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For McHenry, forging relationships with students from a young age has been key in gaining their trust, as well as the trust of parents. Milwaukee Academy of Science welcomes students in grades K4-12 and emphasizes taking in students regardless of what their life circumstances are.

Anthony McHenry, CEO of Milwaukee Academy of Science.

“The ability to develop healthy, strong relationships over a 14-year period is critical,” said McHenry. “If 96% of our families are living in poverty, you can guess most of those parents had educational experiences that were not favorable.”

McHenry added that a key component to Milwaukee Academy of Science’s success has been treating each student like they are the most important person in the school.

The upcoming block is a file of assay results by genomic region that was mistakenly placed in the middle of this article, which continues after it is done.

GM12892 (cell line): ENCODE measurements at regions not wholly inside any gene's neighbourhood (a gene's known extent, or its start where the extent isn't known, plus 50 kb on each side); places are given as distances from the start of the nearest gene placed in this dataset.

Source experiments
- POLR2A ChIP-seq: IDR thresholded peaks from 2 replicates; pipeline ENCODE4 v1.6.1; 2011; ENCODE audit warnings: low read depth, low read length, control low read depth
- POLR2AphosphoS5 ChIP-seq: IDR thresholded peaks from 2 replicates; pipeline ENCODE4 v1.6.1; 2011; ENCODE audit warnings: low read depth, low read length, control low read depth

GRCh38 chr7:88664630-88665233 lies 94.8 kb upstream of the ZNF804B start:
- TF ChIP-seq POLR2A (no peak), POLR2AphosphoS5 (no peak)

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“That can look like ensuring a student, who has gone through all our dual-credit courses, we’re going to pay for him and him alone to go to Marquette to take two courses,” said McHenry.

Milwaukee College Prep has also found success in connecting with families. About 30% of the school’s teaching staff started as educational assistants who are often family members of students. They then work their way up to a lead teaching position. This ensures an alignment of values between educators and the institution, as well as a commitment to the work.

Robb Rauh, CEO of Milwaukee College Prep.

“You’ve got to get people who believe not only that children can learn, but that they will learn,” said Rauh. “There’s a big difference between can and will.”

Golda Meir School has implemented a school enrichment model to help its students achieve success. This model tells educators they are developing both academics and personal talents in all students.

“You’re developing your strengths and you’re developing any area of talent, whether it be creative, whether it be leadership, whether it be those academic talents, by providing those enriching learning experiences,” said Morris-Carter.